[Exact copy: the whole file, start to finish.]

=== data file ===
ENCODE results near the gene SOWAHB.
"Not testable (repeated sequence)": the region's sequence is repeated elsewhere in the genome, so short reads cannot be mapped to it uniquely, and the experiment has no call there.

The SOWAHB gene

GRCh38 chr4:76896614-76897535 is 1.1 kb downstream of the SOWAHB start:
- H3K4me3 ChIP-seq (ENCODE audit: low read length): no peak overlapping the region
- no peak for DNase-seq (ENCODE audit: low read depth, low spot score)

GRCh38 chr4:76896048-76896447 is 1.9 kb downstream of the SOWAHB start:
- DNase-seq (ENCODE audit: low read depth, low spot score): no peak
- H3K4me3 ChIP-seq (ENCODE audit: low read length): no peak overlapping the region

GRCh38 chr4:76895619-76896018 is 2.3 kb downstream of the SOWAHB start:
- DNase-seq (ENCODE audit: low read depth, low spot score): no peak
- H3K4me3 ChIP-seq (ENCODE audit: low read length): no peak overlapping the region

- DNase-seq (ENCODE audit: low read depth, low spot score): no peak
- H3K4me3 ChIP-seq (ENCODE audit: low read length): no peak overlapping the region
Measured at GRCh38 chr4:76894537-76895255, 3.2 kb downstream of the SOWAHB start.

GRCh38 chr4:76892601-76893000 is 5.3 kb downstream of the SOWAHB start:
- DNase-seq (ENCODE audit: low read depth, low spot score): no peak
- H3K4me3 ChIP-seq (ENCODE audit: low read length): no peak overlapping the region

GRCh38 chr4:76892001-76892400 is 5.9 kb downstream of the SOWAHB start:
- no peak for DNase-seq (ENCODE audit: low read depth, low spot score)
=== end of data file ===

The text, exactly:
ENCODE results near the gene SOWAHB.
"Not testable (repeated sequence)": the region's sequence is repeated elsewhere in the genome, so short reads cannot be mapped to it uniquely, and the experiment has no call there.

The SOWAHB gene

GRCh38 chr4:76896614-76897535 is 1.1 kb downstream of the SOWAHB start:
- H3K4me3 ChIP-seq (ENCODE audit: low read length): no peak overlapping the region
- no peak for DNase-seq (ENCODE audit: low read depth, low spot score)

GRCh38 chr4:76896048-76896447 is 1.9 kb downstream of the SOWAHB start:
- DNase-seq (ENCODE audit: low read depth, low spot score): no peak
- H3K4me3 ChIP-seq (ENCODE audit: low read length): no peak overlapping the region

GRCh38 chr4:76895619-76896018 is 2.3 kb downstream of the SOWAHB start:
- DNase-seq (ENCODE audit: low read depth, low spot score): no peak
- H3K4me3 ChIP-seq (ENCODE audit: low read length): no peak overlapping the region

- DNase-seq (ENCODE audit: low read depth, low spot score): no peak
- H3K4me3 ChIP-seq (ENCODE audit: low read length): no peak overlapping the region
Measured at GRCh38 chr4:76894537-76895255, 3.2 kb downstream of the SOWAHB start.

GRCh38 chr4:76892601-76893000 is 5.3 kb downstream of the SOWAHB start:
- DNase-seq (ENCODE audit: low read depth, low spot score): no peak
- H3K4me3 ChIP-seq (ENCODE audit: low read length): no peak overlapping the region

GRCh38 chr4:76892001-76892400 is 5.9 kb downstream of the SOWAHB start:
- no peak for DNase-seq (ENCODE audit: low read depth, low spot score)